10.12.2011

Chuk Iwuji: Buckingham in "Richard III"

We had a few guest lectures in England and I've seriously been wanting to write about them for so long. So, drumroll! Here we go.

(Evan with Chuck Iwuji)

Chuk Iwuji plays Buckingham in The Old Vic's production of King Richard III this season. Starring alongside Kevin Spacey, you might assume his performance goes unnoticed. Well, it doesn't.

When Chuk came to speak to our travel study group, he approached us like a group of his own friends. Everything was casual, starting off his discussion with the instructions "let's just chat."

He introduced us to his career as an actor and how he secured the part of Buckingham. The play, directed by Sam Mendes, was obviously slighted for success with the names already attached to its production and Chuk admits he knew the second that he was to meet with Sam, his consideration was serious. He told us that meeting with Sam Mendes removes any self-doubt about one's own acting ability. He wouldn't meet with you otherwise. Instead it was a question of how the actor planned on interpreting his role. Mendes saw Buckingham as young and ambitious, a slick sidekick with a twinge of moral ambiguity and a talent for worldplay. Obviously Chuk felt the same and landed the role. Chuck went on to compliment Mendes' arrogance, referring to his ability to come up with visuals and directions without any sort of explanation why.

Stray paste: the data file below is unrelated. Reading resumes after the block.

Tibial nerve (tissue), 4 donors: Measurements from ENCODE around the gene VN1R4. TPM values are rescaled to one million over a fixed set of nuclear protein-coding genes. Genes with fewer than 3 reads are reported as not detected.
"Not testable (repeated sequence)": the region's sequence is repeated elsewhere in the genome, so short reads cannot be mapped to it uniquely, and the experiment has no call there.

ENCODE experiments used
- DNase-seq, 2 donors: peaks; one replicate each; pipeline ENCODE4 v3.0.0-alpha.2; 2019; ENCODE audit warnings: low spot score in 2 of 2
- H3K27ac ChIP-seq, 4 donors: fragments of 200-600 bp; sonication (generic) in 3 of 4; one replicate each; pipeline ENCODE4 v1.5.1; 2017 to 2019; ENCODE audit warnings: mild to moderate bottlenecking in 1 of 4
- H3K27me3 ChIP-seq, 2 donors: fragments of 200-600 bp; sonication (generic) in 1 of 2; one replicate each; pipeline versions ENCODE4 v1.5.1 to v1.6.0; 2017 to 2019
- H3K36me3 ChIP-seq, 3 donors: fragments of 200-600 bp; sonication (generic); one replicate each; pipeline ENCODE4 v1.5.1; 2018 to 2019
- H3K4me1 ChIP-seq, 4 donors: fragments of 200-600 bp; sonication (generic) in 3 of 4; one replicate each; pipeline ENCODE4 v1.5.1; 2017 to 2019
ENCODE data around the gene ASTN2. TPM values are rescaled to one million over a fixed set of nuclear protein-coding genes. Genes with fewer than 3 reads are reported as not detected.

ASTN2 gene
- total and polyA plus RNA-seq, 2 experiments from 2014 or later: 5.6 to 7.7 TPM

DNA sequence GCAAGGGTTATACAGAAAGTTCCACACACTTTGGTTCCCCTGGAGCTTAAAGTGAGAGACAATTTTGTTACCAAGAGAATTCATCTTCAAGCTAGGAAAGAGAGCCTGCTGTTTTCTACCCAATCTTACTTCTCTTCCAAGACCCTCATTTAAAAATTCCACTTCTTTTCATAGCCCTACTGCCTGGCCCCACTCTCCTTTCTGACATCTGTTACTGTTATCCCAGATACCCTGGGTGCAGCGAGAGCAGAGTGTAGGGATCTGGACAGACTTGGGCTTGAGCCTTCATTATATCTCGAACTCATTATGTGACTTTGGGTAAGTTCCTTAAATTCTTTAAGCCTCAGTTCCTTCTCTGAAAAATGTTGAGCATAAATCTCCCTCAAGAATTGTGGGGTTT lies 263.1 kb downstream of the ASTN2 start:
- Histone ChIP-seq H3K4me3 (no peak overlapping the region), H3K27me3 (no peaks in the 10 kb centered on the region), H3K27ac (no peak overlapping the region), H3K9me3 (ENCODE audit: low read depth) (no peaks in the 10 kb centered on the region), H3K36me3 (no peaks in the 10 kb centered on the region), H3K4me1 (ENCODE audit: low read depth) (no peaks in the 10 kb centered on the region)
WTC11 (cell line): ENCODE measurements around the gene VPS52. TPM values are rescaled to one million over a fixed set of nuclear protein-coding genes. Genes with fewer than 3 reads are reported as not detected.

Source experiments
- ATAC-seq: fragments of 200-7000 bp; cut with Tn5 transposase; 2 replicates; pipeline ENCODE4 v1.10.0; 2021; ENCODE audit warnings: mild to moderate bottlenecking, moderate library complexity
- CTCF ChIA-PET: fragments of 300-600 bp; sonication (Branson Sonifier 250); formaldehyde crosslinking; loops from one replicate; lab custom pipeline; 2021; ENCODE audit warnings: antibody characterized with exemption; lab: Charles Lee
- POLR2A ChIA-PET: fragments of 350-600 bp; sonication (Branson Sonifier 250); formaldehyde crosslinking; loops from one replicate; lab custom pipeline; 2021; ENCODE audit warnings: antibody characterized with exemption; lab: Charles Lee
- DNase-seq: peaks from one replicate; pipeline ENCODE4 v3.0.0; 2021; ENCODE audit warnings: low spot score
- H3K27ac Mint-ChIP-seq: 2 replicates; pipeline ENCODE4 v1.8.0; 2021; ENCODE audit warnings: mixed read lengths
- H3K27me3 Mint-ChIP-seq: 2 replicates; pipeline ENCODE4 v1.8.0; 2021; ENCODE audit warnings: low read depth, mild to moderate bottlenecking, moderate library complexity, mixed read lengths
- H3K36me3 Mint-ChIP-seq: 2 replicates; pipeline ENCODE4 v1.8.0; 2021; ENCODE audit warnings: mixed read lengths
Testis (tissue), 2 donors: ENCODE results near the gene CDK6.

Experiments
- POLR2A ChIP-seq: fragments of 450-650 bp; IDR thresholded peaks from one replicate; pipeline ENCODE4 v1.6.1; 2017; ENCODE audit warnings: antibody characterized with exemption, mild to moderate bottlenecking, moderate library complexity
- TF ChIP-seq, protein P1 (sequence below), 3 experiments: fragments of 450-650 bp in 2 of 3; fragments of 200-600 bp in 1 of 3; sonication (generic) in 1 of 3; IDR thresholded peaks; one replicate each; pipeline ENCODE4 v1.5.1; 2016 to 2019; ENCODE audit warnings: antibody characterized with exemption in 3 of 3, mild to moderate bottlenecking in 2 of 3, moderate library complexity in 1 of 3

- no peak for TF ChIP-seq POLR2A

By comparison, Chuk offered us many of his perspectives on acting. "Acting is reacting. It is play," he said, referring to the way an actor must think in between lines instead of before them. He believes in blurring a character's edges and including quirks into performances. He also clings to the magic in leading a character on the stage instead of carrying it along as an actor. He answered all our questions about accents, play acting, and Shakespeare in general, making sure we were satisfied with enough information before he turned down my friend Evan's request to hear his best American accent. "You bastard" is all he replied.

He went on to tell us about the Bridge Project with the Royal Shakespeare Company, which brings together American and English actors, allowing them to keep their originality while working together on a play that travels throughout many countries. "Everyone I admire is from the Royal Shakespeare Company," he said.

Finally he touched on his feelings as an African American actor in a industry that favors Caucasians. First he made the point to include Asians and women over 40 in this category--all groups that often struggle in finding work. He reminded us of "Friends," a typical American show--set in New York and focused on an entirely white group of friends. For every 6 roles that are meant for white actors, Chuk knows 1 is meant for him. However needless to say, Chuk is rising just as quickly as any other play actor. "You don't shy away from something because of its obstacles." Obviously career spheres are more interconnected than we think.

Keep an eye on this one: